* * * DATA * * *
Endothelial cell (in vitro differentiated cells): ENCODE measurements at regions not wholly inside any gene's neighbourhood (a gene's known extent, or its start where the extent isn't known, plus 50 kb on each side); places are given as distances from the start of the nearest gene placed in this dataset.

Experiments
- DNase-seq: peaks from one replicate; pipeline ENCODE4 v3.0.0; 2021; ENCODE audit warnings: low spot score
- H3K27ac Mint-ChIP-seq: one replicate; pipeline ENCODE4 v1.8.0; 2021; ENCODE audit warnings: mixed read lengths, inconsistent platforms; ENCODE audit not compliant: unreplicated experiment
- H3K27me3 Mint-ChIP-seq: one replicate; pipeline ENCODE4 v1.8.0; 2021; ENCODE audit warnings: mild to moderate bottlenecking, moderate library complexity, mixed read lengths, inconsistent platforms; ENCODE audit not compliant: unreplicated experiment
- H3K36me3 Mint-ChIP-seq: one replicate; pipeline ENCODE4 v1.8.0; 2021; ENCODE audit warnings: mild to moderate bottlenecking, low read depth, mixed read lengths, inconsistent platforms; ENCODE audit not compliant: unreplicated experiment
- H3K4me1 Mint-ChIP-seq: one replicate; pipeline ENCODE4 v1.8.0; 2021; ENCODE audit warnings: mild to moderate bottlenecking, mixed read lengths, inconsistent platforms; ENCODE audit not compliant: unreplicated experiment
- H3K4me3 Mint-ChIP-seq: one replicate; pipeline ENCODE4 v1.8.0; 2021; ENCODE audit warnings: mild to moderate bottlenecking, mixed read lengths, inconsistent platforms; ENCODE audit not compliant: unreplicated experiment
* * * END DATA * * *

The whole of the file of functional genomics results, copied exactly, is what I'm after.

Endothelial cell (in vitro differentiated cells): ENCODE measurements at regions not wholly inside any gene's neighbourhood (a gene's known extent, or its start where the extent isn't known, plus 50 kb on each side); places are given as distances from the start of the nearest gene placed in this dataset.

Experiments
- DNase-seq: peaks from one replicate; pipeline ENCODE4 v3.0.0; 2021; ENCODE audit warnings: low spot score
- H3K27ac Mint-ChIP-seq: one replicate; pipeline ENCODE4 v1.8.0; 2021; ENCODE audit warnings: mixed read lengths, inconsistent platforms; ENCODE audit not compliant: unreplicated experiment
- H3K27me3 Mint-ChIP-seq: one replicate; pipeline ENCODE4 v1.8.0; 2021; ENCODE audit warnings: mild to moderate bottlenecking, moderate library complexity, mixed read lengths, inconsistent platforms; ENCODE audit not compliant: unreplicated experiment
- H3K36me3 Mint-ChIP-seq: one replicate; pipeline ENCODE4 v1.8.0; 2021; ENCODE audit warnings: mild to moderate bottlenecking, low read depth, mixed read lengths, inconsistent platforms; ENCODE audit not compliant: unreplicated experiment
- H3K4me1 Mint-ChIP-seq: one replicate; pipeline ENCODE4 v1.8.0; 2021; ENCODE audit warnings: mild to moderate bottlenecking, mixed read lengths, inconsistent platforms; ENCODE audit not compliant: unreplicated experiment
- H3K4me3 Mint-ChIP-seq: one replicate; pipeline ENCODE4 v1.8.0; 2021; ENCODE audit warnings: mild to moderate bottlenecking, mixed read lengths, inconsistent platforms; ENCODE audit not compliant: unreplicated experiment